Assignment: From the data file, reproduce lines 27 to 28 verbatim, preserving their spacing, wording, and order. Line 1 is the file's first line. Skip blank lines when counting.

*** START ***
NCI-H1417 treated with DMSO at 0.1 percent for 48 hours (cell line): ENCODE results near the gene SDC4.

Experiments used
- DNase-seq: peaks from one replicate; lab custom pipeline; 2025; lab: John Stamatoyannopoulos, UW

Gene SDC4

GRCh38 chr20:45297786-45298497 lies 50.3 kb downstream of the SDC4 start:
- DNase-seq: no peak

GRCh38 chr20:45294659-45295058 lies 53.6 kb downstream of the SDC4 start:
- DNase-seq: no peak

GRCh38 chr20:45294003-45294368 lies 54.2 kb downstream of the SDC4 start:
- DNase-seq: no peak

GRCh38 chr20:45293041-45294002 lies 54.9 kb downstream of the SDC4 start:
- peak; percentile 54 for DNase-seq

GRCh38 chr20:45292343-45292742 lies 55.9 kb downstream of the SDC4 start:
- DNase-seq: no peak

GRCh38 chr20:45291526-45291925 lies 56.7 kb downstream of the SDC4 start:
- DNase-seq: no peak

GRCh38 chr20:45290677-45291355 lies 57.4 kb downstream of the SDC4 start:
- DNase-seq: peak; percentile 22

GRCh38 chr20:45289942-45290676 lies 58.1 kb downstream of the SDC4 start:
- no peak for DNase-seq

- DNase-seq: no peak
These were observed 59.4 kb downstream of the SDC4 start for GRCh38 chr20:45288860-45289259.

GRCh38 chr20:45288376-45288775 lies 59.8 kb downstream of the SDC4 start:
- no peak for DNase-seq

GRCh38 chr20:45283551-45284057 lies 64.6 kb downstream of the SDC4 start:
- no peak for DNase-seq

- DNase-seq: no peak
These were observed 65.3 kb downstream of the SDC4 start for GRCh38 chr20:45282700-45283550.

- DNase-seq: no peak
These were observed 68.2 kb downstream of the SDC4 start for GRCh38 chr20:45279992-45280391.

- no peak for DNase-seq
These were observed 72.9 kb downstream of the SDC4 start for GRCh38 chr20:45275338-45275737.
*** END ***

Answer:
- DNase-seq: no peak
These were observed 65.3 kb downstream of the SDC4 start for GRCh38 chr20:45282700-45283550.